This nosegay of wildflowers was collected on an evening walk my husband and I took through the local botanical preserve, El Charco del Ingenio. We have had so much rain this year in central Mexico that the flowers and grasses of the high desert are blooming riotously… furiously… abundantly. As we walk along the trails, the scents change constantly from sages and lavenders to others I cannot put a name to but which are decidedly of this area of the world.
I love living here, amongst a wild and natural beauty. Yet there is tragedy here, too. A virus that affects dogs is the suspected culprit in the deaths of much of the wildlife over the summer. Foxes, raccoons, ring-tailed cats and perhaps even the bobcats have disappeared. Only one lone fox has showed up on the wildlife camera since early June. It used to be that every time we changed the camera’s memory card, we would catch glimpses into the lives of these animals. Raccoons coming in small groups to the shore of the reservoir to wash and fish. The lone bobcat coming into view, identifiable by the tufts of fur on its ears. All the foxes who we came to differentiate by the size and shape of their tails and the markings on their faces.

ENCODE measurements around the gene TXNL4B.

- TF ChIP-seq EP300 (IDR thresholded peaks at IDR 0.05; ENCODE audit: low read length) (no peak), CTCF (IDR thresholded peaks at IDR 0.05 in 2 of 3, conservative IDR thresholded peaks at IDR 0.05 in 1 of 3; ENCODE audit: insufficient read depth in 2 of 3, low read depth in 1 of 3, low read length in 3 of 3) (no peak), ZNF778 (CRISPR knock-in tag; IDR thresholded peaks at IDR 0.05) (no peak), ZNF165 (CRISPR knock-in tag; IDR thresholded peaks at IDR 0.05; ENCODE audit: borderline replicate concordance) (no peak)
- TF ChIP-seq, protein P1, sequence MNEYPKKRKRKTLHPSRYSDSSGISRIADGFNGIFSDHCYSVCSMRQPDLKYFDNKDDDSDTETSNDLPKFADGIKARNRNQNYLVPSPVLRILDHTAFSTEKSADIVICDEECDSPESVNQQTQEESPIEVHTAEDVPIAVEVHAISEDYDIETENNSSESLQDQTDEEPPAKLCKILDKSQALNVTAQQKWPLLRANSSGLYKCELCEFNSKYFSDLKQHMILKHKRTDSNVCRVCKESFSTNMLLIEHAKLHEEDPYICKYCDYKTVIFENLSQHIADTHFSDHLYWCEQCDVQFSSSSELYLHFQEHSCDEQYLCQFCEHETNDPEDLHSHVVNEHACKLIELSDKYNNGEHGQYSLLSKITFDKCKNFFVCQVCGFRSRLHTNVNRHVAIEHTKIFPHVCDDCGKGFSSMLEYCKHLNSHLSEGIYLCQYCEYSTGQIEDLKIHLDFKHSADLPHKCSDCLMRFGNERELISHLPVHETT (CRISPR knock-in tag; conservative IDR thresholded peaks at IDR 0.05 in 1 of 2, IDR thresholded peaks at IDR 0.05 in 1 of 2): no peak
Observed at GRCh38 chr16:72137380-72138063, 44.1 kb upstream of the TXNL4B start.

Stepping into Nature has long been a source of inspiration, as well as balm, yet it is getting easier and easier to live my life farther and farther away from the ‘source’. As I get older, however, I find myself wanting more and more to return to a time where shoes were optional and each day ended with the sweet feel of an exhaustion earned from the honest labor of playing long and hard.
Stepping into Nature invites us to develop a relationship with ‘place’. Constancy, and the arc of many seasons, allows us to notice changes in natural sites much as we would in our family and friends. In developing our witness to Nature, we run the risk of caring more deeply about protecting the wild places that feed our soul. This recent leap of a lethal virus from domesticated dogs to wild animals here in central Mexico has left many of us feeling particularly sorrowful, even bereft. Walks through el Charco~ which used to include looking for the day’s news in piles of scat, or sitting quietly in order to watch the antics of squirrels and kits~ now include silent memorials and the tossing of prayers and wildflowers into the wind.
Stepping into Nature, I feel an urgency to wrap my arms around the uncontainable wild, and protect her from any more transgressions. I know full well this is a rather impossible task, but sorrow has become a motivator. These flower-gathering walks are a way to honor what is gone and give hope to what might return to re-inhabit a once vital sanctuary. The longing for the pitter-patter of tiny, furred feet is tugging at my heart.